Possibly a variant of E. angustifolia, very little has been
written about this plant, but it has become very popular
throughout Europe and is now beginning to reach the United
States. I hope this plant is picked up by American commercial
growers because it is so unique looking and extremely easy to
grow. The leaves twist and curl as they grow straight up, and
their width can vary from narrow to wide on the same plant.
They often appear to be a combination of a corkscrew-like twist
and a ribbon curl on a wrapped gift.
Echinodorus vesuvius needs only moderate light or better
and is not particular about water conditions. It spreads easily
and quickly through ground-level runners that produce new
plants. Its maximum height is only 12 to 15 inches, making
it ideal for most any size aquarium. Echinodorus vesuvius originated in Europe and is rarely
imported into the United States.
Nesaea sp. “Golden”
Nesaea pedicellata is native to West Africa and is
occasionally imported into the United States.
It is a relatively simple plant with yellowish-green
leaves and brown stems. A variant or mutation was
discovered that sported solid golden-yellow leaves
and red stems. Selective reproduction and growing
produced a stable strain that is now available through
Florida Aquatic Nurseries distributors and dealers
under the name Nesaea sp. “golden.”
It is a beautiful stem plant that brings an elegant
color to the aquarium design. Medium to high light and
temperatures below 80°F make this plant suitable for
most hobbyists. The stems will grow side shoots that
can be propagated or left to grow to create a thicker and
wider bush. Cut stems will branch, but the new growth on a cut stem is much thinner and weaker.
For this reason, people often re-plant the cutting and throw out the rooted base to retain thicker,
stronger stems. The parent plant is imported from African collectors and Asian and European
growers. The “golden” variety is a cultivar from Florida.
Anubias, with their thick, fleshy leaves and dark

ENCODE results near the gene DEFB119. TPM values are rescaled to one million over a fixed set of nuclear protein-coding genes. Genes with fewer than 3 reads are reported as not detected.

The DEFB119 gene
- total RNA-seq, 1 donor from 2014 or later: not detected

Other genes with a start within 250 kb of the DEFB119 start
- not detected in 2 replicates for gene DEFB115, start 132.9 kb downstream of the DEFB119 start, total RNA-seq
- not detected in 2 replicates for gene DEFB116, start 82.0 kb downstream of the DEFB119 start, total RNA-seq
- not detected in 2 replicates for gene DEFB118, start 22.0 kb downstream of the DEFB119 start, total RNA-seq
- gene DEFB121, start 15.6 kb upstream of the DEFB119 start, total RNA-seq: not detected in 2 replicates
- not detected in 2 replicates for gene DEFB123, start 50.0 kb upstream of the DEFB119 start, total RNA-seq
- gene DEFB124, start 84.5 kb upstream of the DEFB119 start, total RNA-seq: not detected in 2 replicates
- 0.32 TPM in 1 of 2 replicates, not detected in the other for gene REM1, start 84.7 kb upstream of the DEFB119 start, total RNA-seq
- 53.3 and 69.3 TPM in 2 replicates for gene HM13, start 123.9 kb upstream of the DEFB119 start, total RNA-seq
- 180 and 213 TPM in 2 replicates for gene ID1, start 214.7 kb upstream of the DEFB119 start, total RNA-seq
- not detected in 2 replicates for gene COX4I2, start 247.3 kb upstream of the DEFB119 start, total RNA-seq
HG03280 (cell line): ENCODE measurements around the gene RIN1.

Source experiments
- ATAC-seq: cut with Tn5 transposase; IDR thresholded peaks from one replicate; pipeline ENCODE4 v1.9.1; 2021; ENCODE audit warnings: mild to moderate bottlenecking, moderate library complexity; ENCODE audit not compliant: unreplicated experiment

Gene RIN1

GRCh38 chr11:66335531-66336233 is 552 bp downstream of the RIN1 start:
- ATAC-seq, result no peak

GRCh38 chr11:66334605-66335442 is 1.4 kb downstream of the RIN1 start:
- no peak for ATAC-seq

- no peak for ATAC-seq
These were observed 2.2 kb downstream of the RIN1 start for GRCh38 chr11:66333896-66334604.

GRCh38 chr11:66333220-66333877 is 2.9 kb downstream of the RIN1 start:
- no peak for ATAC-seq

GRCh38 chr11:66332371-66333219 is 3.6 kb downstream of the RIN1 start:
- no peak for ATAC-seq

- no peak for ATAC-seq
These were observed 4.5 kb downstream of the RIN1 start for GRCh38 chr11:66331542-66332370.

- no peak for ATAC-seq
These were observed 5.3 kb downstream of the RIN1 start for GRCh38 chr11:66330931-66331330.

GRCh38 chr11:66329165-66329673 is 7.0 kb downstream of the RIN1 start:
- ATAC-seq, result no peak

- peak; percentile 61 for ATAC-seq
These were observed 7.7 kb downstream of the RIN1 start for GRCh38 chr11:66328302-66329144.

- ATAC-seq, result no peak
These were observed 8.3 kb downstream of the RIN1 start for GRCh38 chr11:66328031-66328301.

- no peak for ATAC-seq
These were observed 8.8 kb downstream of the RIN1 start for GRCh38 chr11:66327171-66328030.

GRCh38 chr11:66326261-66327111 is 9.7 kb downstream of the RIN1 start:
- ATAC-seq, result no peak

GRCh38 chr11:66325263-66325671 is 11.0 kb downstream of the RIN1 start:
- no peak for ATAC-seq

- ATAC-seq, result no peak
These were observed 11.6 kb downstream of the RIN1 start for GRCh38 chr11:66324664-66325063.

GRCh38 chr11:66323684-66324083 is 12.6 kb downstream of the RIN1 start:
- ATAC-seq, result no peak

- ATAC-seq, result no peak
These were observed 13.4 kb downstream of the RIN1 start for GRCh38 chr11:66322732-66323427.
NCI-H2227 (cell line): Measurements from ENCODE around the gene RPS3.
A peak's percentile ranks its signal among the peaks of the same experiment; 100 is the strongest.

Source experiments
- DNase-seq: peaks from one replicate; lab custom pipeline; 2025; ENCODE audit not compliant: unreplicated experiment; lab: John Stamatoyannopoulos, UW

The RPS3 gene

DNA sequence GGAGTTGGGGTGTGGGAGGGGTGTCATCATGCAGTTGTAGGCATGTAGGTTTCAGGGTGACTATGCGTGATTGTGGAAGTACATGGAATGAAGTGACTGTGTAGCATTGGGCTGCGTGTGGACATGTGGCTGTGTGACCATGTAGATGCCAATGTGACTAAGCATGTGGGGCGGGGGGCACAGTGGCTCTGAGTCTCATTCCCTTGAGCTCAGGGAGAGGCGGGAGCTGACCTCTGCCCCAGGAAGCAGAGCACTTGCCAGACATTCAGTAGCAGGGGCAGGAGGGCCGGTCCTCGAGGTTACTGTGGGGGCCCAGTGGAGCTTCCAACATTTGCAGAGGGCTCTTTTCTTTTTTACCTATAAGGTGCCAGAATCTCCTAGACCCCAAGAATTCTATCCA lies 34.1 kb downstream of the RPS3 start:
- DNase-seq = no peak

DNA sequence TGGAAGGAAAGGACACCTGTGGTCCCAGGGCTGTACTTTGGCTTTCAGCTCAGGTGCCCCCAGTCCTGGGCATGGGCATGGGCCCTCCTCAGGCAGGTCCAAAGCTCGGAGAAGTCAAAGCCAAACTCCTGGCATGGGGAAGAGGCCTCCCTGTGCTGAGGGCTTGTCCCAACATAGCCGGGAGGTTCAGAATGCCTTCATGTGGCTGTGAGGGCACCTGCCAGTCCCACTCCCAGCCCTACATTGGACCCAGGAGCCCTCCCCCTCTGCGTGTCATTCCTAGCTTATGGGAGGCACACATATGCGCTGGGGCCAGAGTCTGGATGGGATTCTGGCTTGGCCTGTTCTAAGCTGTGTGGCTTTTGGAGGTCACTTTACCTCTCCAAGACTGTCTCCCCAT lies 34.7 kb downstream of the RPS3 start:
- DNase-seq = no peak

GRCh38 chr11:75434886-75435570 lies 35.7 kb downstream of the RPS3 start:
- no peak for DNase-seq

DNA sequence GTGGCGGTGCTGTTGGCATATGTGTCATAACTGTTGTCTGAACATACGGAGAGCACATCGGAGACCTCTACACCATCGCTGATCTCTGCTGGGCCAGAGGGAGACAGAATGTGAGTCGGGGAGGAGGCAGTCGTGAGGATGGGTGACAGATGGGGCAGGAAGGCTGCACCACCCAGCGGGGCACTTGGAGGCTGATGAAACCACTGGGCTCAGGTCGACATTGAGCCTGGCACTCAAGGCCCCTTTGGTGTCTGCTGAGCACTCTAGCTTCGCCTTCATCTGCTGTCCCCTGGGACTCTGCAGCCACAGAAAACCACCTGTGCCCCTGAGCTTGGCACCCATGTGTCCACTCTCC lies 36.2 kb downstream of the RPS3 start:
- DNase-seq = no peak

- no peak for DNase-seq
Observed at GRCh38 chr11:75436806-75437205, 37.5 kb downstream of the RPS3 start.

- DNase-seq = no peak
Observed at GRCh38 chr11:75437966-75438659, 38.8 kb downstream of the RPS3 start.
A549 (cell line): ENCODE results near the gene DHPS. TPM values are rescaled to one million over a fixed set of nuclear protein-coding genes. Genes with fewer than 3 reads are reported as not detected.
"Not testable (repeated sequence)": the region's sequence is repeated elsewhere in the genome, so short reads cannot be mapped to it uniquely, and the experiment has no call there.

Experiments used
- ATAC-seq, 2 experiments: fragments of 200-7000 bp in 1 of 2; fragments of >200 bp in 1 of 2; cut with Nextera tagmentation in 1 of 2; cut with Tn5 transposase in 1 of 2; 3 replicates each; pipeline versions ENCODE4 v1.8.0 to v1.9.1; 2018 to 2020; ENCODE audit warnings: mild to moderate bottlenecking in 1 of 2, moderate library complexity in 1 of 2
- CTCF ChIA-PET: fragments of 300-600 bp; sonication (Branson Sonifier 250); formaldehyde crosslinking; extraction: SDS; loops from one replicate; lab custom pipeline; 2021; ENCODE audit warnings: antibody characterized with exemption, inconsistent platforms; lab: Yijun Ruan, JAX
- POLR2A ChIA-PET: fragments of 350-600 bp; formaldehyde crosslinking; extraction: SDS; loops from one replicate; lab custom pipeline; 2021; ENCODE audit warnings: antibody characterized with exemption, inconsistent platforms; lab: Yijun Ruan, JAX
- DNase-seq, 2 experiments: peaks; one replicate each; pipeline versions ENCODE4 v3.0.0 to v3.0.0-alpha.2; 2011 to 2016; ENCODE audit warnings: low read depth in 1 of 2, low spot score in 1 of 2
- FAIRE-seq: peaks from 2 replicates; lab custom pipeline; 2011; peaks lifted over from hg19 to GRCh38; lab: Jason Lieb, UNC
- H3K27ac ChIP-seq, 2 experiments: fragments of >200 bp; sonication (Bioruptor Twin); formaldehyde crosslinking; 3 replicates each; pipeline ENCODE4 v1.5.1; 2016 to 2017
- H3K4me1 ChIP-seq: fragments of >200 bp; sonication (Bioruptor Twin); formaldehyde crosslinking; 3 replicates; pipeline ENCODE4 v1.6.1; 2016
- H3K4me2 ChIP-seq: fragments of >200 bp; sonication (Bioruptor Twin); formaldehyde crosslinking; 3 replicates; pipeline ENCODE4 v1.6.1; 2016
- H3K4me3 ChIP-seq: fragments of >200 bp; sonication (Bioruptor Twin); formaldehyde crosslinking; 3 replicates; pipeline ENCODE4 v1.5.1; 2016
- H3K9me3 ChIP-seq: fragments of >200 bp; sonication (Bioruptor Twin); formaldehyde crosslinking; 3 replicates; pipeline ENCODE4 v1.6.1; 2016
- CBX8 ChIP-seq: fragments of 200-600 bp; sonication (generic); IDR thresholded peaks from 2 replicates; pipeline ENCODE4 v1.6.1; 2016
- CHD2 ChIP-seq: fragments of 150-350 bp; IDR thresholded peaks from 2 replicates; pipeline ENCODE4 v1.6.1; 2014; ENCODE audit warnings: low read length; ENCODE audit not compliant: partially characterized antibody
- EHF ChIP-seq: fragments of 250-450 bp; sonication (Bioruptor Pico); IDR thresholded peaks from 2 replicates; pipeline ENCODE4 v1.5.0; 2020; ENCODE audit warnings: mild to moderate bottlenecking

green color, have been very popular in the hobby
for decades due to their almost indestructible nature.
Their potential to grow under very subdued lighting,
and without difficult caretaking requirements, have made
them the most widely used plant in the hobby. Anubias
minima, otherwise known as Anubias barteri var. “glabra,”
is no exception. It grows easily under subdued light, either
underwater or above water in humid air. It can be attached
to wood or rock, or take root in the substrate. The leaves
are elongated with wavy edges and are sometimes naturally
variegated in color. It can grow to be fairly large, but since
it is such a slow grower, it may still be suitable for smaller
aquariums for a year or so. It is usually left alone by fish
that like to nibble on plants and is also secure enough to
withstand fish that like to dig, making it appropriate for cichlids, goldfish, and other fish that are often
hard to keep with plants.
The leaves grow from a thick horizontal root called a rhizome. A large plant may be divided into
several plants by cutting the rhizome cleanly between leaves. Its native habitat is West Africa, where
it grows firmly attached to rocks in water or in muddy soil, and under either full shade or full
sunlight. It is highly adaptable to a wide range of water conditions, but soft to medium hard water
would be ideal. Any hobbyist should be able to keep this plant with great success. It is imported
from West Africa, but it is now cultivated in Florida.